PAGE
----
What is a ‘Freegan’? Understanding Dietary Vocabulary

freeganWind the clock back twenty years and most people, except perhaps a small proportion of vegans, would have described themselves as either vegetarian or, in the vast majority of cases, simply somebody who doesn’t exclude any major food groups. In recent years, however, eating habits and attitudes have changed considerably, and as a result, a flurry of new words have come into use.

One of these words is freegan. A freegan is a person who only eats food that they can get for free and that would usually be thrown out or wasted:

He is a freegan who claims to have subsisted on a largely Dumpster-based diet for a decade.

Maybe it’s time to give the freegan lifestyle a try.

As well as freegan lifestyle, corpus evidence shows that freegan is commonly used as a modifier in a number of other expressions. You can be part of a freegan community or the freegan movement, get a freegan box (= a box containing food that would otherwise be wasted), go to a freegan restaurant, and even have a freegan wedding.

Dumpster diving, which appears in a Culture note at Dumpster™ in the Oxford Advanced Learner’s Dictionary online, is a term that often crops up in the same context as freegan. This is the practice of taking things such as clothing, furniture and food from skips (BrE) or Dumpsters (NAmE) so that it can be used again:

Freegans are best known for recovering discarded food from commercial establishments, a practice known as ‘Dumpster diving’ […]

Some freegans and Dumpster divers are motivated by the desire to be eco-friendly and to participate as little as possible in the established economic system, while others simply want to save money.

From a linguistic perspective, freegan is a portmanteau word as it is formed by combining two words – free and vegan. The verb freecycle, derived from the name of an online service, also relates to the idea of minimizing the amount we consume as a society. A combination of the words free and recycle, it means to give something used or unwanted away as opposed to selling it or throwing it away, especially using the internet. Flexitarian is another portmanteau word that describes somebody who follows a particular type of diet. Flexitarians are ‘flexible vegetarians’ in the sense that they sometimes eat meat or fish, but usually avoid these types of food.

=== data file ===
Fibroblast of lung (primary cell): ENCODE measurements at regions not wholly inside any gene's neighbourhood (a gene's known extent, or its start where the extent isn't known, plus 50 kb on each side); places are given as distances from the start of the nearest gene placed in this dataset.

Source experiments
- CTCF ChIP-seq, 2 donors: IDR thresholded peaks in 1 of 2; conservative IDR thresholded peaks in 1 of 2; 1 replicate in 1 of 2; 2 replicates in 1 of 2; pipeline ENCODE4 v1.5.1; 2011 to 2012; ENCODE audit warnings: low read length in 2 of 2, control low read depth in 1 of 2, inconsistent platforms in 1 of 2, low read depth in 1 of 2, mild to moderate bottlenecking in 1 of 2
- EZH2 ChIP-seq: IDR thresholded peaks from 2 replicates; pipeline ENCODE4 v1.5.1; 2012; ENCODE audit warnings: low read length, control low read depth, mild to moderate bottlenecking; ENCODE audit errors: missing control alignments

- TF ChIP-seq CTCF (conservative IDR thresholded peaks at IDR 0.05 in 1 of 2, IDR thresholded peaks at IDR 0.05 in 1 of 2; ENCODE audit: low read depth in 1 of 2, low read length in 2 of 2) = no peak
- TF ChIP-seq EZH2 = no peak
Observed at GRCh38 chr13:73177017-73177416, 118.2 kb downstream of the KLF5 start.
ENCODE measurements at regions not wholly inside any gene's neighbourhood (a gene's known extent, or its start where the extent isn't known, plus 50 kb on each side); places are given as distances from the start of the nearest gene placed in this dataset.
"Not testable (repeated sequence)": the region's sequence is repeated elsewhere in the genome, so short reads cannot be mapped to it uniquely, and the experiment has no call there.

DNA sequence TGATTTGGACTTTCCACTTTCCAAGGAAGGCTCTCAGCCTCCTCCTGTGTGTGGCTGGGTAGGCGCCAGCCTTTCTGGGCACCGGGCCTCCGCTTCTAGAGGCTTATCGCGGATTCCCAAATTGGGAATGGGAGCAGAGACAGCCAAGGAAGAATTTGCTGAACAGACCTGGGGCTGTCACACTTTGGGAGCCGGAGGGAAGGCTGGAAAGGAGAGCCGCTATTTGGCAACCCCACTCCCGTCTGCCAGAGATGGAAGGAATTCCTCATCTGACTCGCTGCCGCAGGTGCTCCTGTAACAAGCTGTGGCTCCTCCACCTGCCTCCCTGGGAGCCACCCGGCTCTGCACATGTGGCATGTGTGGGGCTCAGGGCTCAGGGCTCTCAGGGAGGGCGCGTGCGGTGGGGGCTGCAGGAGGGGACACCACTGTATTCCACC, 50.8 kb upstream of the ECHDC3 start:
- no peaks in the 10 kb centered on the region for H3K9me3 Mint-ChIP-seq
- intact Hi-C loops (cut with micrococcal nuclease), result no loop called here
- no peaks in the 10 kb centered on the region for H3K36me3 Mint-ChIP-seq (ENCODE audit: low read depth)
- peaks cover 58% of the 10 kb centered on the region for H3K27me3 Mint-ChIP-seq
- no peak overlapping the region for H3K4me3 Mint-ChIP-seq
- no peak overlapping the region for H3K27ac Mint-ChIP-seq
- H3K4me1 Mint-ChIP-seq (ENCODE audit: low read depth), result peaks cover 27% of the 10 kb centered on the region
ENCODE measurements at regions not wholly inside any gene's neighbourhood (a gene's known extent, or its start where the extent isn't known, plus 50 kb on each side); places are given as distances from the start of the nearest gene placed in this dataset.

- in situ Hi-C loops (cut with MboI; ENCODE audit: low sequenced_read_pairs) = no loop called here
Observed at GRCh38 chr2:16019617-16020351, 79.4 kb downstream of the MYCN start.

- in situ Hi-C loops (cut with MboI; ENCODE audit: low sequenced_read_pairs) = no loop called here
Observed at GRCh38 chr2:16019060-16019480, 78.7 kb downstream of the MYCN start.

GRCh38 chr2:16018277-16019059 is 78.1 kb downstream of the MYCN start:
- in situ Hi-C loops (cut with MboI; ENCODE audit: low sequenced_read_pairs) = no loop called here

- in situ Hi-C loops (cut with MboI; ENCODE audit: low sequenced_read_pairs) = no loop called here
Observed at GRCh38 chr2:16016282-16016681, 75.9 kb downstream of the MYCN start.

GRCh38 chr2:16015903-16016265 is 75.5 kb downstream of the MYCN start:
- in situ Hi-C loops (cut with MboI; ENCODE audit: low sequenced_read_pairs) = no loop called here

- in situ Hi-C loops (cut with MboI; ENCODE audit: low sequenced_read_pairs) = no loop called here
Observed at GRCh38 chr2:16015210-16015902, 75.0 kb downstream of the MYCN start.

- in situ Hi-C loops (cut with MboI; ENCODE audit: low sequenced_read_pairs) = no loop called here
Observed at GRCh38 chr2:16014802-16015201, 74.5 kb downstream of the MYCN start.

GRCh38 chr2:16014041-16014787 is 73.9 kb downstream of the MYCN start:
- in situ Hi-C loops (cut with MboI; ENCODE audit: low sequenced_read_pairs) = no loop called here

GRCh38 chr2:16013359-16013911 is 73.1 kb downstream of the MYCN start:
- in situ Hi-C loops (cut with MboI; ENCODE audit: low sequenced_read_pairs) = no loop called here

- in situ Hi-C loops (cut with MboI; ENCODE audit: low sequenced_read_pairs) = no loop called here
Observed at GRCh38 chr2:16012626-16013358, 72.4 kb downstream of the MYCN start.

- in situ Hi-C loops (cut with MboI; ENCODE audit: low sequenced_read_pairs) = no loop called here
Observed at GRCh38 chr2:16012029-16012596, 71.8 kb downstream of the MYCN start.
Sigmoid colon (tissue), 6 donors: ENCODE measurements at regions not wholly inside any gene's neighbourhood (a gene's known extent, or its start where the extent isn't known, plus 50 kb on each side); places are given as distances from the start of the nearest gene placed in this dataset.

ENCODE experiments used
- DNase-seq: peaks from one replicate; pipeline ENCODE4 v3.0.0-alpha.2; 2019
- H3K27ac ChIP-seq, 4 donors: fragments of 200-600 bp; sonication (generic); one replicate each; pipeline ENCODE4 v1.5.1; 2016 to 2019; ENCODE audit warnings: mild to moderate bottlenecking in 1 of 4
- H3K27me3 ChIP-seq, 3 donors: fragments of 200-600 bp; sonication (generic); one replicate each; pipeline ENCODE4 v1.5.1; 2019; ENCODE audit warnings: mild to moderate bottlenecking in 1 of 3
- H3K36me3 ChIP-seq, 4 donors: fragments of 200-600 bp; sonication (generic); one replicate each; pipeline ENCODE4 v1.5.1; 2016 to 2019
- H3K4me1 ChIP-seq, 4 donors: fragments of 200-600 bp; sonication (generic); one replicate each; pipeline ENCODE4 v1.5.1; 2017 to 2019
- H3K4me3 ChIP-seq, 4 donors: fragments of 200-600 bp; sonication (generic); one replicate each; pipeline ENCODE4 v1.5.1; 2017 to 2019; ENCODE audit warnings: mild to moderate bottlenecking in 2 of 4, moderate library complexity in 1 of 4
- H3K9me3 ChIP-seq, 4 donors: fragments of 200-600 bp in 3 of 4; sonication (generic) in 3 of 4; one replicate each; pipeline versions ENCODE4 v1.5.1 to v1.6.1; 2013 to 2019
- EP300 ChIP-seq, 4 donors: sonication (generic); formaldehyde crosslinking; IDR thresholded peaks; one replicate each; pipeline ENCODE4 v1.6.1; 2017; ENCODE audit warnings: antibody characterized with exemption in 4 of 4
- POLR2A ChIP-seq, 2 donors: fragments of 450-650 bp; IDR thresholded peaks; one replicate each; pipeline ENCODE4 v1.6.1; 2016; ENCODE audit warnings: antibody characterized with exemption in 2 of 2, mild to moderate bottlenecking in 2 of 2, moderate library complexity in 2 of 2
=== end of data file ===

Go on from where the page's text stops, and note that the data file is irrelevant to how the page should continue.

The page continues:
Some people now embrace clean eating, which means eating only certain foods with the aim of becoming or staying healthy. Other terms used to describe dietary practices that have recently gained in popularity include fruitarian, a person who eats only fruit, and pescatarian, somebody who doesn’t eat meat but eats fish – both formed on the same model as vegetarian; and locavore, a person who mainly eats food that is locally grown or locally produced, which follows the same pattern as carnivore, herbivore and omnivore.

Perhaps you’re a vegan freegan or a flexitarian locavore, or maybe you’re a plain old omnivore – whatever the case, there’s no denying that vocabulary we use to describe our eating habits reflects the fact that we’re becoming ever more mindful of what we put on our plates. Of course, people still change their dietary habits for health reasons or out of concern for animal welfare, but the focus seems to be shifting. The common denominator across most recent dietary trends is the desire to protect the environment. And as more and more of us choose to adopt a diet for a healthy planet, watch this space for more new terms to describe what people include or exclude from their diet (I’m looking at you, cheagan and veggan!*).

*cheagan = a ‘cheating vegan’, who usually eats vegan food, but sometimes eats meat, fish, dairy products or eggs; veggan = a person who avoids all of the foods that a vegan doesn’t eat, except for eggs

Leonie Hey is a Senior Editor in OUP’s ELT Dictionaries department. She taught English in Sardinia and worked as a language teacher in the UK before joining OUP in 2011. She is a non-freegan lacto-ovo-vegetarian and an all-round lover of good food.

This article was first published on 31 October 2017 on the Oxford Learner’s Dictionaries blog.

Author: Oxford University Press ELT

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